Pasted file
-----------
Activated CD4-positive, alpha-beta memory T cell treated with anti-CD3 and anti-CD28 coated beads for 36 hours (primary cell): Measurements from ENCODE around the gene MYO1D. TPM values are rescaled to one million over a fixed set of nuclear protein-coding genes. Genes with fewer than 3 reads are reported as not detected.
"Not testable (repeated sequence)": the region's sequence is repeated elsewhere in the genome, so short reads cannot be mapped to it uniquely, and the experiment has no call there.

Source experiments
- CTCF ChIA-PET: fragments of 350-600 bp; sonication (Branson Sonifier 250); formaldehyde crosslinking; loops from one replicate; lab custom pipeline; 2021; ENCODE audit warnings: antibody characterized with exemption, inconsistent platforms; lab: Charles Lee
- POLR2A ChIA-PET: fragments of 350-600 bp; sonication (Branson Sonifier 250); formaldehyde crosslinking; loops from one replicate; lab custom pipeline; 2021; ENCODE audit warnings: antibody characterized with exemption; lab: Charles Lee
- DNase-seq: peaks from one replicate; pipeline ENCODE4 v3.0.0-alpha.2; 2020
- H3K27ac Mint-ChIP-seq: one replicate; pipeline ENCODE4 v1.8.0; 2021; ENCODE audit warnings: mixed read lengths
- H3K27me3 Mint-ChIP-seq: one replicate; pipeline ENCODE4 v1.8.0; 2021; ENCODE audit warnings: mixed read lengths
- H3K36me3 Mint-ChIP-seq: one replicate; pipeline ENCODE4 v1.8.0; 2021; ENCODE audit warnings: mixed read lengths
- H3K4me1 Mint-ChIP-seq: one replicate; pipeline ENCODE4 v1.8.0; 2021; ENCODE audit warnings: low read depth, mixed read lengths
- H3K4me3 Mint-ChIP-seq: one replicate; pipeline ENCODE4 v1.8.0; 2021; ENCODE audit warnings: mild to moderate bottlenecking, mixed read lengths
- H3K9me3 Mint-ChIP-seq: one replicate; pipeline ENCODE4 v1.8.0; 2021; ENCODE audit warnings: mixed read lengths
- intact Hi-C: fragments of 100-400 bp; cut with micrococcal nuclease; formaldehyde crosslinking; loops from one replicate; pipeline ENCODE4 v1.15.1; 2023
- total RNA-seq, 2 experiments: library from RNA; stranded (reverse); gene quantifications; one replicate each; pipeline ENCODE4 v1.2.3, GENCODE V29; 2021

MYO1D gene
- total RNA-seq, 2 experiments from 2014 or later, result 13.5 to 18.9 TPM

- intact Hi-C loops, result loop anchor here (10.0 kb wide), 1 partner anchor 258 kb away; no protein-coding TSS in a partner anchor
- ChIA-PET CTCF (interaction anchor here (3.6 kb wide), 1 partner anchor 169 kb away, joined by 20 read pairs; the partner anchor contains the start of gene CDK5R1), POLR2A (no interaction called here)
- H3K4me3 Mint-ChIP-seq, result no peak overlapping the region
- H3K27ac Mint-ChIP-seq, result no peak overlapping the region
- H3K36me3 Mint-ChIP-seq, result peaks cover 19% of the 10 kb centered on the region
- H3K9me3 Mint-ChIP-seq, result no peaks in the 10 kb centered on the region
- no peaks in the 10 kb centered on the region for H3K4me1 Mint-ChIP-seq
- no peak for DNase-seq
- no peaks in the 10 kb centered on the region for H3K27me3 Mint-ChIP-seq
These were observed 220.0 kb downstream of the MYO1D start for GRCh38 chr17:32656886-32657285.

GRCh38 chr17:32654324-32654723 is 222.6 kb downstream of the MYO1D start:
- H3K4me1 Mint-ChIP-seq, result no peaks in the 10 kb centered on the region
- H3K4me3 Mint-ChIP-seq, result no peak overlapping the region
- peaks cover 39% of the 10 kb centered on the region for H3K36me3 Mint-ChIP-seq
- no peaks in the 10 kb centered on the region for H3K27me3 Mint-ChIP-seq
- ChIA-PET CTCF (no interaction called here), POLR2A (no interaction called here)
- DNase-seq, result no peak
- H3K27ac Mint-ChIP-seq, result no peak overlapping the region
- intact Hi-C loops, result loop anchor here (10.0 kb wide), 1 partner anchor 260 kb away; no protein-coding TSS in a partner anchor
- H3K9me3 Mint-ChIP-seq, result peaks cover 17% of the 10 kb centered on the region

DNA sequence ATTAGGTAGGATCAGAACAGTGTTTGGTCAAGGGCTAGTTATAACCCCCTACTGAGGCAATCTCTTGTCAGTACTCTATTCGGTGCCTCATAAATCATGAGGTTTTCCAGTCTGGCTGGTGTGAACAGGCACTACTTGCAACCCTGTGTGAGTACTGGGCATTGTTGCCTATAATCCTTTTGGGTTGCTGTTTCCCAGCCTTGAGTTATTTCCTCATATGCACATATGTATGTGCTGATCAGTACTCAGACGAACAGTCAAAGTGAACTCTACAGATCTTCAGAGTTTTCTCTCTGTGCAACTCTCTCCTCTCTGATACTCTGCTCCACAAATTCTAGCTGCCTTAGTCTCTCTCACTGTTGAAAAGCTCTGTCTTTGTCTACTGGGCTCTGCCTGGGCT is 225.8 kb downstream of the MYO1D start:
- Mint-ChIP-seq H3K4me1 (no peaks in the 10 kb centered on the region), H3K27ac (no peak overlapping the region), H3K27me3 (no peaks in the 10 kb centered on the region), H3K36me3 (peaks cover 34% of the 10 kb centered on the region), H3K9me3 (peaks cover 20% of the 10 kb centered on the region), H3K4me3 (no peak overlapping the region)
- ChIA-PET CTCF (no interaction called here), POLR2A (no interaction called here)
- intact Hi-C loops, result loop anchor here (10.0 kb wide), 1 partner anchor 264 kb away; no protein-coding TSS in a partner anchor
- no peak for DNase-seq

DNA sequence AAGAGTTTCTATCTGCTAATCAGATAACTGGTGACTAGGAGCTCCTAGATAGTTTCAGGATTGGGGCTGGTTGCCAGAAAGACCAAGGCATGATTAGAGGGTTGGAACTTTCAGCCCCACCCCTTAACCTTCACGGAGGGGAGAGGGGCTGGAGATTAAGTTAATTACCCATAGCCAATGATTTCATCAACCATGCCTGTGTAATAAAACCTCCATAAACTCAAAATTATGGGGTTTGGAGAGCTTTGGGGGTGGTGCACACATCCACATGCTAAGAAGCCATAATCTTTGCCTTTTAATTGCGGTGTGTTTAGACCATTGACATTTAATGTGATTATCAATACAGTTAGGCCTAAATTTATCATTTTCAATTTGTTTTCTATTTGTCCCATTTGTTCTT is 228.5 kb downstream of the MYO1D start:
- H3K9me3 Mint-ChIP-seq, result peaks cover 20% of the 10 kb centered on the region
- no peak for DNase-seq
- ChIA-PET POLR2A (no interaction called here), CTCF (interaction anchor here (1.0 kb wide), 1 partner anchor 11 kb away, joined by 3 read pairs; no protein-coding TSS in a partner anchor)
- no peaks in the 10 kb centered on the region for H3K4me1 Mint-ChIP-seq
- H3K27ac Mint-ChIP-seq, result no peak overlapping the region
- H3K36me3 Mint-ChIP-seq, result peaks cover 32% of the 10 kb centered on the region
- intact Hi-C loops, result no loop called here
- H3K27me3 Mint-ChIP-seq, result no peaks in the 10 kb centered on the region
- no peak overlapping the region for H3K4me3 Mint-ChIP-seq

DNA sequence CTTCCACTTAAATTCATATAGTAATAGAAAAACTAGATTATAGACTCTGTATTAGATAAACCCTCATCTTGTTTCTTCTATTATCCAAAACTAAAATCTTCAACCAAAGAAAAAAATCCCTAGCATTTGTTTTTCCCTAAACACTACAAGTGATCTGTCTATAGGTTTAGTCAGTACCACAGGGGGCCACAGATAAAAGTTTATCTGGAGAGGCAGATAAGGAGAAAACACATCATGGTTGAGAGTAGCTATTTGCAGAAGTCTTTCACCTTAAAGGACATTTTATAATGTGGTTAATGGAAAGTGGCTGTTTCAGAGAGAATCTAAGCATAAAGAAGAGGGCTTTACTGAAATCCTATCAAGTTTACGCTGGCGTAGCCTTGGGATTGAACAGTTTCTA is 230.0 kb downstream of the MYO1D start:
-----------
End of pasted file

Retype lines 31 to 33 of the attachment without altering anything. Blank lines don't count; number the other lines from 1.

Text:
- no peaks in the 10 kb centered on the region for H3K27me3 Mint-ChIP-seq
- ChIA-PET CTCF (no interaction called here), POLR2A (no interaction called here)
- DNase-seq, result no peak